Comic actor Will Arnett reads a revised version of "'Twas the Night Before Christmas," featuring a father who knocks off his holiday shopping list with a single trip to the consumer electronics superstore. Arnett goes on to call Best Buy "the great showroom floor." The ad closes with "Your Ultimate Holiday Showroom" as graphic text.
Best Buy is clearly trying to take back the word "showroom" at a time when "showrooming" has come to mean consumers kicking the tires of products at local retailers only to order them for less online.
That's a real problem for bricks-and-mortar businesses, but nonetheless, Best Buy is making its actual showroom the centerpiece of this holiday season's marketing campaign.
That's gutsy. It's also an ill-advised strategy.
The Fatal Flaw in Best Buy's Turnaround Story
Best Buy has certainly won back investors. The stock has nearly quadrupled since bottoming out last December. There's also probably nobody as confident of Best Buy CEO Hubert Joly.
"A year ago people said that showrooming would kill Best Buy" he told The Wall Street Journal in an interview this week. "I think that Best Buy has killed showrooming."
The store-level situation is also actually worse than even the reported numbers suggest. Best Buy is one of the growing number of retailers that include online sales in their same-store sales calculations. Dividing the growing number of BestBuy.com sales into the chain's store count artificially inflates the amount of merchandise that physical stores claim to be selling.
No offense, Best Buy, but until you legitimately grow sales at the individual store level, showboating about your showroom is premature.
You Can't Spell Holiday without H-O-L-D
Between the buoyant stock price, its CEO's bravado, and the perpetually smug Arnett as a pitchman, one might expect Best Buy was headed for a blowout holiday shopping season. Well, analysts don't seem to think so.
Analysts see Best Buy's sales sliding nearly 11 percent during the company's fiscal fourth quarter. Amazon.com (AMZN) on the other hand -- the company that supposedly Best Buy is winning the showrooming battle against -- is expected to soar 22 percent during retail's hottest quarter.
Wall Street does see Best Buy's profitability continuing to improve, but that's a testament to Joly's skill at cutting costs and improving profit margins. He has certainly done a commendable job on that front, and that's ultimately the reason why the stock has been such a big winner in 2013.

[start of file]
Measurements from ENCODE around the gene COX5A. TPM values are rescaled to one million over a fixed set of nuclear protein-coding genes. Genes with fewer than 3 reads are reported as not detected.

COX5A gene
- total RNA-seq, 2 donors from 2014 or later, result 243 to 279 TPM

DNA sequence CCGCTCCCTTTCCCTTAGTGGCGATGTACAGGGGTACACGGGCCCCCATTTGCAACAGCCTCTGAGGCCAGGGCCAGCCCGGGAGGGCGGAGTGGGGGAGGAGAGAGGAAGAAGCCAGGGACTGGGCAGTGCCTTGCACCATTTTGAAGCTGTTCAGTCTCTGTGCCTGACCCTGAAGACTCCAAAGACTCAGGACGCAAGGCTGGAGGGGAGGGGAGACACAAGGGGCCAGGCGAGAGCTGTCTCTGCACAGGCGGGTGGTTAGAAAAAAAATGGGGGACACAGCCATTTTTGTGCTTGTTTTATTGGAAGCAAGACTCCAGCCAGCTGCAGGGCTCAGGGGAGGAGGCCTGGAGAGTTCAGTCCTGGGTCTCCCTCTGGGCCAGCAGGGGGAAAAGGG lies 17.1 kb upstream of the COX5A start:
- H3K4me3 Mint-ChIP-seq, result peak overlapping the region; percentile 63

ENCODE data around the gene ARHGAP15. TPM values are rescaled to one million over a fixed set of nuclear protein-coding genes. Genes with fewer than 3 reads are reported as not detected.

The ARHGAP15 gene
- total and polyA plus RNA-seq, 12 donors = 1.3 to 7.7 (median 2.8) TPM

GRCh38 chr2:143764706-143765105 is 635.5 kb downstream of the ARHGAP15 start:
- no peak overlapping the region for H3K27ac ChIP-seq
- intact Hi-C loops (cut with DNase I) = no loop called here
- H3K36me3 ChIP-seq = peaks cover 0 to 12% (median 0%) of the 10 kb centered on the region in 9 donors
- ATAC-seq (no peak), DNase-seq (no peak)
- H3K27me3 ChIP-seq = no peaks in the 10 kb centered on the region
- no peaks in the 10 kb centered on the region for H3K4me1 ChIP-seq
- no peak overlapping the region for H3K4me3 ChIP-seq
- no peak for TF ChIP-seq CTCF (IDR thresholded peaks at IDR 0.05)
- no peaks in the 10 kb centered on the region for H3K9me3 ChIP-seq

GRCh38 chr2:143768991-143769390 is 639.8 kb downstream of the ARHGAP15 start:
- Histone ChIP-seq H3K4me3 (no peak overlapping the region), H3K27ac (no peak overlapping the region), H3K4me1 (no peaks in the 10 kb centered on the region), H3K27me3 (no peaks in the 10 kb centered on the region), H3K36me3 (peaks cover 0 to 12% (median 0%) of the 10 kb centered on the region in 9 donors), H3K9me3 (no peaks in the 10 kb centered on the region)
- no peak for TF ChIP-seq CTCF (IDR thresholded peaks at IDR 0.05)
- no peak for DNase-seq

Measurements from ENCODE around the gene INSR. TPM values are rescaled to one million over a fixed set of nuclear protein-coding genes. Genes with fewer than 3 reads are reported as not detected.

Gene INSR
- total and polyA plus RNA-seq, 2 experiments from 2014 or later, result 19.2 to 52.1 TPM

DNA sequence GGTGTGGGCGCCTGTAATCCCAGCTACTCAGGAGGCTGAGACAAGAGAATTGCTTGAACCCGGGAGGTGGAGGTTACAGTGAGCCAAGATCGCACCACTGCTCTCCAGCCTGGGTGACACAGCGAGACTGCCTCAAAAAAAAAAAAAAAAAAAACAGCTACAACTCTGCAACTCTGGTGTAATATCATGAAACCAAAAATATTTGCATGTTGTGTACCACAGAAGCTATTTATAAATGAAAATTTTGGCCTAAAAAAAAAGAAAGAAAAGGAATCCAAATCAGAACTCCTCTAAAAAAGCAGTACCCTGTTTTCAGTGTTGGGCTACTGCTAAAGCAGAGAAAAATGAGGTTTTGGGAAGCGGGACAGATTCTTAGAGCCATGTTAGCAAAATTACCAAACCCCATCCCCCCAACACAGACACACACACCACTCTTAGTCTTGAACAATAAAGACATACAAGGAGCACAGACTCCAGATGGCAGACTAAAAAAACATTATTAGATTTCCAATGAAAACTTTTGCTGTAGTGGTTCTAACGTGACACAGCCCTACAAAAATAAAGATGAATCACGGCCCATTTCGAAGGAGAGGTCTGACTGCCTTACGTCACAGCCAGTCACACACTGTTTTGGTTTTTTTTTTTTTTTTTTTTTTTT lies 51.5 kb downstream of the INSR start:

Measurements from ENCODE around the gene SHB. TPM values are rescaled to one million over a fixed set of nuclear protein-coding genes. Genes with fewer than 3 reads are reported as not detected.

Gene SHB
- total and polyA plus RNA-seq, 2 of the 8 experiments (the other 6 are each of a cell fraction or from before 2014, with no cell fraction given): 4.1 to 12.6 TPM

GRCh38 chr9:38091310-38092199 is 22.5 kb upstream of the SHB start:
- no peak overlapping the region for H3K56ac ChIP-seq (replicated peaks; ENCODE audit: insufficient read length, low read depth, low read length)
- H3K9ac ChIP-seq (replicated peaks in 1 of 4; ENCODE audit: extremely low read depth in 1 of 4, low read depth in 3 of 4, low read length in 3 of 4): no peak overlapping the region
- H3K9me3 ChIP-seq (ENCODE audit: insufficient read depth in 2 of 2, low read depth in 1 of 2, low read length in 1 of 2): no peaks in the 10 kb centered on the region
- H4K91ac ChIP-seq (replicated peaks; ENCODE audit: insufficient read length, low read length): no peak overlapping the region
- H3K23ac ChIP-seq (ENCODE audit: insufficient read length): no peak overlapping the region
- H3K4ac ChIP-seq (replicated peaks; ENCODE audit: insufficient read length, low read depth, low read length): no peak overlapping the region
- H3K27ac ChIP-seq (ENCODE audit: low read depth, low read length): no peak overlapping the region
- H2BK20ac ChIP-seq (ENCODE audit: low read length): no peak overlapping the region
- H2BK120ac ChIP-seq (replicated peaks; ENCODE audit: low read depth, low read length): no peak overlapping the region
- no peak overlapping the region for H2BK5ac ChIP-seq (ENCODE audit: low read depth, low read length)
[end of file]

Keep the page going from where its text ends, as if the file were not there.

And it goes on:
However, when it comes to the store's actual popularity, Best Buy is nowhere close to being the retailer that it used to be.
The Long Way Down
Best Buy has had more than a few bad breaks along the way. The economic slowdown didn't help. The widespread decision among consumers' to take a pass on high-priced 3-D TVs took a bite out of the chain's big-ticket sales. However, the digital revolution has stung Best Buy in more ways than merely the showrooming trend.
It's true that more and more customers are armed with smartphones these days. Why buy a stereo receiver or a computer monitor at Best Buy when a few seconds on a smartphone can locate the same product being sold for a lot less online? Best Buy really can't compete on price with Amazon and other Web-based retailers that don't have to pay up for a retail presence.
Worse, the smartphone and tablet revolutions hurt Best Buy by pulling the rug out from under its sales of vast quantities of physical media and software -- CDs, DVDs, and video games -- the products that Best Buy once used to lure customers in more often. You may only need a new dishwasher once a decade, but there are new music, movie, and game releases every week. Now that media has gone digital and downloadable, Best Buy has to find new ways to encourage shoppers to trek out to its stores. So far, it hasn't done that.
If we go by the same-store sales figures and analyst holiday forecasts, Best Buy's brash advertising strategy amounts to little more than whistling past the graveyard -- and there's a plot waiting for it.
Longtime Motley Fool contributor Rick Munarriz has no position in any stocks mentioned. The Motley Fool recommends Amazon.com. The Motley Fool owns shares of Amazon.com. Try any of our newsletter services free for 30 days.